However, we know that most users do not closely examine all of the URLs they see. Many are still unaware of the risks phishing poses or are too trusting of information they receive by email and by other communication channels. Consider the following list of targets cybercriminals attacked via phishing in August:
Cybercriminals would not persist with this method of attack if it were not profitable.
Synchronized Country-Code Top-Level Domains
Complicating matters is the issue of synchronized ccTLDs. These are ccTLDs that have been deemed equivalent in the sense that there is a user expectation (based on cultural or linguistic traditions) that domains under each should “resolve to the same address or value.”
For the current international ccTLDs, the most obvious candidate would be Chinese. As noted earlier, both China and Taiwan received two ccTLDs each but these are actually synonymous, differing only in how they are written. In China, simplified characters are preferred. In Taiwan, the opposite is true—traditional characters are preferred.
IDNs like the above that would be considered identical if written in Unicode could be linked in DNS so that they all have identical registries. However, this feature is not yet active.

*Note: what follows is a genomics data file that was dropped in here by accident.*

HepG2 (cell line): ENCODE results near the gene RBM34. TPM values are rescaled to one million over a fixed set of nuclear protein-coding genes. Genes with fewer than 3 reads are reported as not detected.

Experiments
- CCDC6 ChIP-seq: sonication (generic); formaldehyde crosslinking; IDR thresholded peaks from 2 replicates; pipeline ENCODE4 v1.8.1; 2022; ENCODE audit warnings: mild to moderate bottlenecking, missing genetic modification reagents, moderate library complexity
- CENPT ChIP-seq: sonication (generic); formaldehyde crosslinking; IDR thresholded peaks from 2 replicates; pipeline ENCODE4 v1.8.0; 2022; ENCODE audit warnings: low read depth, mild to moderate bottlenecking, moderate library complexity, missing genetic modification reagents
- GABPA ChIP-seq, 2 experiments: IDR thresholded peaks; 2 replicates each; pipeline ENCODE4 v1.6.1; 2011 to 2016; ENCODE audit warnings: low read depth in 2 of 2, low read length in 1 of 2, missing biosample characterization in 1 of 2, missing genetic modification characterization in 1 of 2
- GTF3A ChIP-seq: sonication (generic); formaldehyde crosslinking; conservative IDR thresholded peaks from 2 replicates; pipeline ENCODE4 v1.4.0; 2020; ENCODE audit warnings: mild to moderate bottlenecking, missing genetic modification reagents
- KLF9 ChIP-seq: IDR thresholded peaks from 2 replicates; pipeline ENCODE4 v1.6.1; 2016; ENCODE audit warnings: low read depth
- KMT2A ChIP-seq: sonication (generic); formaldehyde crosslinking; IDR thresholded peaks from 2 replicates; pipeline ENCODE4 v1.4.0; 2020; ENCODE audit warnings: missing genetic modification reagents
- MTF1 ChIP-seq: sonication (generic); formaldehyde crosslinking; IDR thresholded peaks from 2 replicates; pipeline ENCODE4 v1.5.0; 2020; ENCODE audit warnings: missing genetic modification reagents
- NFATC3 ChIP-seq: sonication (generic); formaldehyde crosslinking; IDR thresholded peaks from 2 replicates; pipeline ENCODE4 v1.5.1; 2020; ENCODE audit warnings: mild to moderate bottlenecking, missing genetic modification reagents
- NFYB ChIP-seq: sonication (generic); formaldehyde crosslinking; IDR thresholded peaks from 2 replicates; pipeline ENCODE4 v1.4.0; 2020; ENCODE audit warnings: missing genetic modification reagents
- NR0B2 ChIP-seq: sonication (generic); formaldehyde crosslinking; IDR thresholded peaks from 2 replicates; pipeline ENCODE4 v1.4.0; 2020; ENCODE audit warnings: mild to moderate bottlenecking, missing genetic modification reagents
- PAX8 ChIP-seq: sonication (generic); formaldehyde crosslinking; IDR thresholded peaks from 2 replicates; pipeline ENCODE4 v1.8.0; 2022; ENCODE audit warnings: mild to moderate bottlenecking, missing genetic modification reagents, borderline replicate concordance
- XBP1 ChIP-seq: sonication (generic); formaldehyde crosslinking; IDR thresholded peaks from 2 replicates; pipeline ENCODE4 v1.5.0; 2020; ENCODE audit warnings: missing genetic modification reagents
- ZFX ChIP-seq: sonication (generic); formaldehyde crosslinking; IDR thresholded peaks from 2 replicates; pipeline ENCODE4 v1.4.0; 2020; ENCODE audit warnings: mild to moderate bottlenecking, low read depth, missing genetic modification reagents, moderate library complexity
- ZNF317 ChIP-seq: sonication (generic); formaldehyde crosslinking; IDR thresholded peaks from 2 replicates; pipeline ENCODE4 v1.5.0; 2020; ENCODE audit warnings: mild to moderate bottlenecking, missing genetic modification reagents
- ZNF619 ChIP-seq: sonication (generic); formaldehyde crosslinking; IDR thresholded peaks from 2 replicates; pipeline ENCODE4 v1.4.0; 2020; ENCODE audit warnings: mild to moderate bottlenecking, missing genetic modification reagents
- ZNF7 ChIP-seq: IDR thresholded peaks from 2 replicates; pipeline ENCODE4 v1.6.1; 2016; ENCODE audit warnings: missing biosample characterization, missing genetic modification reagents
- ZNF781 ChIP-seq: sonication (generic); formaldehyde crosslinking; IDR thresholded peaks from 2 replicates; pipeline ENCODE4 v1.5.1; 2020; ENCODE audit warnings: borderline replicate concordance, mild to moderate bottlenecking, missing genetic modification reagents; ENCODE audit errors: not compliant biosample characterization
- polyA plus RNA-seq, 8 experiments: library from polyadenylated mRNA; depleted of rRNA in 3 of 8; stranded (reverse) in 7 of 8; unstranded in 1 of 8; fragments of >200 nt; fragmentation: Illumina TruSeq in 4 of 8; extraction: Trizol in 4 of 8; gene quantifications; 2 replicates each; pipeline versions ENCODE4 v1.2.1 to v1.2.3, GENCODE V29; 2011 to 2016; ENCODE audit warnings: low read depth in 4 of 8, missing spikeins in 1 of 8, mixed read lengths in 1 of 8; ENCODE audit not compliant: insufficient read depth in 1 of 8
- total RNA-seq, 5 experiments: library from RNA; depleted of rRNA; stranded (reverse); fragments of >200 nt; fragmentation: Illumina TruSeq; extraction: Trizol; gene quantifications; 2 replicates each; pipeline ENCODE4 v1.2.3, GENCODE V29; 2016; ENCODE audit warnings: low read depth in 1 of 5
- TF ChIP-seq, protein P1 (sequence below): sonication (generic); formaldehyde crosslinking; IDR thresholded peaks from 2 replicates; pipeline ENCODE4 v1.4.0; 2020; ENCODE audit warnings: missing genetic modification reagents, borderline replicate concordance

Directly related to this is another discussion about offering the same feature at the second level. Where looking at synchronized ccTLDs would have a very small number of synonyms (i.e., those approved by the ICANN), synchronized domain names (i.e., roughly analogous to equating XYZ.com with xyz.com and Xyz.com) would have many more possible combinations, depending on the language/script used.
I believe this has potential to throw up a whole number of issues for the security industry. If they are deemed to all be different domains, the industry would have to identify each individual variant of a domain used by a malicious server.
There is still much discussion ongoing in the area of synchronization (or, more accurately, variants). Trend will be keeping an eye out for future developments.
Currently, all upper-case letters are forbidden from use in IDN labels, however not all characters of all scripts fit neatly into upper and lower case categories. How this will impact the use of IDNs remains to be seen.
Internationalized Domain Names on Standard Top-Level Domains